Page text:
Dos and don'ts for increasing production: Turn 'maybe' into 'yes' with follow-up

2014 02 13 13 44 50 61 Practice Success200x200

An untold number of cases are lost not because patients have rejected treatment but because there was no follow-up after case presentation. In the new dental economy, it's unrealistic to expect patients to make a decision on the spot -- especially for multitooth or elective treatment. If the patient leaves the presentation without making a commitment, you may yet gain acceptance ... but only if you follow up.


Have someone from the practice call the next day. After a presentation, the patient will very likely think more about what you presented and may even discuss it with a spouse or someone else. With a little more encouragement or information, you may get to "yes." Depending on the case, the follow-up call could come from front desk staff to schedule an appointment, the treatment coordinator to answer questions, or even the doctor to provide more advice and reassurance.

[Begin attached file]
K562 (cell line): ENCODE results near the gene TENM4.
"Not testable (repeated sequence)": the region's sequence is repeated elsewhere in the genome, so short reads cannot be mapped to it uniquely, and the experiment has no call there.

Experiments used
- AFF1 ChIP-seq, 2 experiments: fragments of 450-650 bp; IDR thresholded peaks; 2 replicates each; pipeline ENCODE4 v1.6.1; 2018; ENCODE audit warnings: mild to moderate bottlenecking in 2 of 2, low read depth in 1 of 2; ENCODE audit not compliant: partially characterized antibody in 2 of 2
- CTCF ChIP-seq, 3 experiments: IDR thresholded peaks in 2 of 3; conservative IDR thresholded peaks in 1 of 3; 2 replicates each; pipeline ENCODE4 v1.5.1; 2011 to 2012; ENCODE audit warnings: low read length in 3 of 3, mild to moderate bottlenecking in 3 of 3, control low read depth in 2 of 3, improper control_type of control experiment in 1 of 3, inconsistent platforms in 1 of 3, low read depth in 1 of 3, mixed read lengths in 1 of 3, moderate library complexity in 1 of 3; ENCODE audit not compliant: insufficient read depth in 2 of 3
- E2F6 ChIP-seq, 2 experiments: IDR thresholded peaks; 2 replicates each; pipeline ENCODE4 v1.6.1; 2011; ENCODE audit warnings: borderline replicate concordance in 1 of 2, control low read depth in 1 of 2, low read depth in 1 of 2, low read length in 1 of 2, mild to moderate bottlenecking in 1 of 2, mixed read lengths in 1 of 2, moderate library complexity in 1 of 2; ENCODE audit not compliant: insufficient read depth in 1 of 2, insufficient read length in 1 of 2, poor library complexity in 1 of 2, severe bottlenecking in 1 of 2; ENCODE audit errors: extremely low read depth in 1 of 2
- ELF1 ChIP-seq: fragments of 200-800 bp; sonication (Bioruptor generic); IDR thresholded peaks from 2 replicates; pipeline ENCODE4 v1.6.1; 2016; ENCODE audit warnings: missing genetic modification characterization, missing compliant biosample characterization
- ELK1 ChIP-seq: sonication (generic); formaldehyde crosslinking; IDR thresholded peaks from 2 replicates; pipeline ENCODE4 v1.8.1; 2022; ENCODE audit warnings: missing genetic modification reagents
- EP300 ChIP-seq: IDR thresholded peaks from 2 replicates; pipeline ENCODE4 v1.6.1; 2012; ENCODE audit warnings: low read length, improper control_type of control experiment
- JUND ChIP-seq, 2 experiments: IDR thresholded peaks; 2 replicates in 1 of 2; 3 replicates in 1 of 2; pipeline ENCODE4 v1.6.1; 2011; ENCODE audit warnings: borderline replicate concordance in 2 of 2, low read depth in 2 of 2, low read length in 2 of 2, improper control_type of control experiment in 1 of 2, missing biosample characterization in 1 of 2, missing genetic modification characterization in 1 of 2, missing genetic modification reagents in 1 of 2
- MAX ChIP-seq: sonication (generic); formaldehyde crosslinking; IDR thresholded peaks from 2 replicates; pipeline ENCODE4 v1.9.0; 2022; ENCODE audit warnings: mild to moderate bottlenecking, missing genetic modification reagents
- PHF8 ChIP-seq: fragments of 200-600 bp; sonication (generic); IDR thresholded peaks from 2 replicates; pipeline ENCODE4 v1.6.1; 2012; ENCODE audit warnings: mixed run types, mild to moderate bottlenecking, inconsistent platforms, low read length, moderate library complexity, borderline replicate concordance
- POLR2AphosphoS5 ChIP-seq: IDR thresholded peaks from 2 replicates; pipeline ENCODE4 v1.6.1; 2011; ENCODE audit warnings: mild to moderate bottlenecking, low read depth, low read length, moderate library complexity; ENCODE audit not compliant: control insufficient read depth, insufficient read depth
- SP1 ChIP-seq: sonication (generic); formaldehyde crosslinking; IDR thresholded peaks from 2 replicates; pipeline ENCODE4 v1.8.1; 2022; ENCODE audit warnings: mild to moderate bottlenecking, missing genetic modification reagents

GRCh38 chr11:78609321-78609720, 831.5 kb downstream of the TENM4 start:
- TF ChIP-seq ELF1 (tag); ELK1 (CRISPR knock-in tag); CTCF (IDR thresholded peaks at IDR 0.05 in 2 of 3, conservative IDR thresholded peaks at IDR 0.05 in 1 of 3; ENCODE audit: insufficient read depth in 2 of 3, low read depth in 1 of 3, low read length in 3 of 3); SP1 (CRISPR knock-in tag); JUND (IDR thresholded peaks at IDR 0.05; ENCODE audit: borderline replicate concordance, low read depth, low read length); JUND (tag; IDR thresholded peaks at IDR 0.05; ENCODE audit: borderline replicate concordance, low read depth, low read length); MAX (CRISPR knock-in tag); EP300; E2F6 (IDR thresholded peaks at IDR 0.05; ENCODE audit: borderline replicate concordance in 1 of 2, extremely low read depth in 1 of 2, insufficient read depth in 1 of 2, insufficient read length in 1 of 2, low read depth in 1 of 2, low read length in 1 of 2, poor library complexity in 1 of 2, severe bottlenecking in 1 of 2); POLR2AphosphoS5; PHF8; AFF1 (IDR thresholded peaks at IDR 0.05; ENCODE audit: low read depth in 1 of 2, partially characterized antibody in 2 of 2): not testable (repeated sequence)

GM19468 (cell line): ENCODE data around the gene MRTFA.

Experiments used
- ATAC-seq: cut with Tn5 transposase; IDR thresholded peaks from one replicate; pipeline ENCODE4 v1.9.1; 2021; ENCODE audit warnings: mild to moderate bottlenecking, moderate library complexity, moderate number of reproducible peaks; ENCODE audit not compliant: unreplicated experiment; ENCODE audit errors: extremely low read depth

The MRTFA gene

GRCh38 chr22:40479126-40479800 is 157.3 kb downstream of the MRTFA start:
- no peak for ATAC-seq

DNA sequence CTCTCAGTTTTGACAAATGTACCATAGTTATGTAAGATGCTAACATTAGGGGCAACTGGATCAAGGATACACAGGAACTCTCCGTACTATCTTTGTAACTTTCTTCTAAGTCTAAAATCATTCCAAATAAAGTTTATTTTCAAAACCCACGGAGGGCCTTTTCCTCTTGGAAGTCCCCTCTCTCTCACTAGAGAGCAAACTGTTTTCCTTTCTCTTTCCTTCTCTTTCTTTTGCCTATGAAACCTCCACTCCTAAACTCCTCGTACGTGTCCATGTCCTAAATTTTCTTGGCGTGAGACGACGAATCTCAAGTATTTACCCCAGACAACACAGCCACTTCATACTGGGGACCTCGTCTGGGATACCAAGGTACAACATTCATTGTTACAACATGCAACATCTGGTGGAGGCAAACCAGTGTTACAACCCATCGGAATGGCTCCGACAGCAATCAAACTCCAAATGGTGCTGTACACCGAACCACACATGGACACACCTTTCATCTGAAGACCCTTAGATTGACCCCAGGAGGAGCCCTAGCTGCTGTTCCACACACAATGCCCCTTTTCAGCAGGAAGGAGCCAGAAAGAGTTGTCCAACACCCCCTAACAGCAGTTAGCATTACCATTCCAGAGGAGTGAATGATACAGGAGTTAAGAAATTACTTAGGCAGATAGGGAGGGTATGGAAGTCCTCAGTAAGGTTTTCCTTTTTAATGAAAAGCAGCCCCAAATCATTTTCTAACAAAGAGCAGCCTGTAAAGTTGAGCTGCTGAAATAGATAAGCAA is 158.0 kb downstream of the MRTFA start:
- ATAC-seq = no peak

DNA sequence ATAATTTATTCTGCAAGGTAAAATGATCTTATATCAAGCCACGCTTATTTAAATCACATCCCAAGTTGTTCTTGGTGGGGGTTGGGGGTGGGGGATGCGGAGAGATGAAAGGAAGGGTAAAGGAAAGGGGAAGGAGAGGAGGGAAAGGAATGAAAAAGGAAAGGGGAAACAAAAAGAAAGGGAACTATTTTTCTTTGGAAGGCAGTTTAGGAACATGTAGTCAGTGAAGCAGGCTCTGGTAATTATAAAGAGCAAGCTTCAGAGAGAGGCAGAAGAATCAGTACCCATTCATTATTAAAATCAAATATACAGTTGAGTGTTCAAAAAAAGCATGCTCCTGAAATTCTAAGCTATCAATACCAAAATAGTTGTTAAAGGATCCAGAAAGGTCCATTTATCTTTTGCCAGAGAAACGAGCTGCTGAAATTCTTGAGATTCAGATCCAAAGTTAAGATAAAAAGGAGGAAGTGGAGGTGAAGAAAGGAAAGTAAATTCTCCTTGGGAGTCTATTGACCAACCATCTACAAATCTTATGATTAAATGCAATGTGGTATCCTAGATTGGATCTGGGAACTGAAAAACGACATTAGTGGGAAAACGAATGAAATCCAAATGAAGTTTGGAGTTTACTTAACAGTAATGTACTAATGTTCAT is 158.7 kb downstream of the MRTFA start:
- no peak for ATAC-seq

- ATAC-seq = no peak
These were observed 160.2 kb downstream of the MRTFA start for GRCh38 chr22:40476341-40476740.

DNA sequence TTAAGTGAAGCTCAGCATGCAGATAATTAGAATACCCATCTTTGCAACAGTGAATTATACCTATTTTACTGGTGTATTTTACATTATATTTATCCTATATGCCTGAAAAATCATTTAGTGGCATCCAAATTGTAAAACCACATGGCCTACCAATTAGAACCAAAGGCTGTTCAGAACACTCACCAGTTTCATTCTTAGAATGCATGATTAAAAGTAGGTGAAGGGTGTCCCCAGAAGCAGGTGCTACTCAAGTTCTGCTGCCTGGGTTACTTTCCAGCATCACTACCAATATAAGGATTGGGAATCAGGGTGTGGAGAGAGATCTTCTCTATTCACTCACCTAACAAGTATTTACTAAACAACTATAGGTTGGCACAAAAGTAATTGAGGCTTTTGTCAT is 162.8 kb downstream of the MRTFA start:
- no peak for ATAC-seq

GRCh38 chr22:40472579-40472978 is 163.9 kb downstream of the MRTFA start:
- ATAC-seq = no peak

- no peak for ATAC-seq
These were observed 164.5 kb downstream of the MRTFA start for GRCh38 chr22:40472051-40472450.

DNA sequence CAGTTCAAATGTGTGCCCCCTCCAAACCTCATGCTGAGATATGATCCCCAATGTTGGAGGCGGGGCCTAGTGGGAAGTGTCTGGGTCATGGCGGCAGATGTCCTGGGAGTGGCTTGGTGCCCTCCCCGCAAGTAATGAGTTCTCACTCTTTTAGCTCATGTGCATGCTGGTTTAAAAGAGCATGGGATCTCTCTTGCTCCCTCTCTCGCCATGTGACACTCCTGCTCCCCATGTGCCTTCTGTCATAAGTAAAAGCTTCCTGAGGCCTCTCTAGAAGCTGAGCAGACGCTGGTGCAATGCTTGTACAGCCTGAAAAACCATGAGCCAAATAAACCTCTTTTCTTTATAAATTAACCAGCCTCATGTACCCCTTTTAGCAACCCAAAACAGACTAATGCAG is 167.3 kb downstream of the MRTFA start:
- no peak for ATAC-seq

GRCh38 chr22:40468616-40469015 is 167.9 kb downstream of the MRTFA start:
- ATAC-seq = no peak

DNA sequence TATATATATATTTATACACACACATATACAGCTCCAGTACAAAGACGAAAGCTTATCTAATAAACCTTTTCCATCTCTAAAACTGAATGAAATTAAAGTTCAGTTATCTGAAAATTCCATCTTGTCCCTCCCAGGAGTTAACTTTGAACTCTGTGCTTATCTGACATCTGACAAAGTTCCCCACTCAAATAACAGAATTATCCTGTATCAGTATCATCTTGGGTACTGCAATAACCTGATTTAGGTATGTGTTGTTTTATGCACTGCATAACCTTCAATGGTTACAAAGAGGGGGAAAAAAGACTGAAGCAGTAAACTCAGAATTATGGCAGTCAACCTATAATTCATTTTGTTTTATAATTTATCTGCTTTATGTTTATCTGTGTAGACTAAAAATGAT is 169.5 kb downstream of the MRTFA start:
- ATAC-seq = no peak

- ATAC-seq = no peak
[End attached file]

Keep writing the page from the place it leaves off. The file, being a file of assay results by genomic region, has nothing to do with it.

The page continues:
Don't stop with the follow-up call. Without becoming pushy, the doctor and various members of the team should remind the patient of unaccepted treatment when it seems appropriate. As time goes by, conditions change and a patient may become more interested in scheduling.

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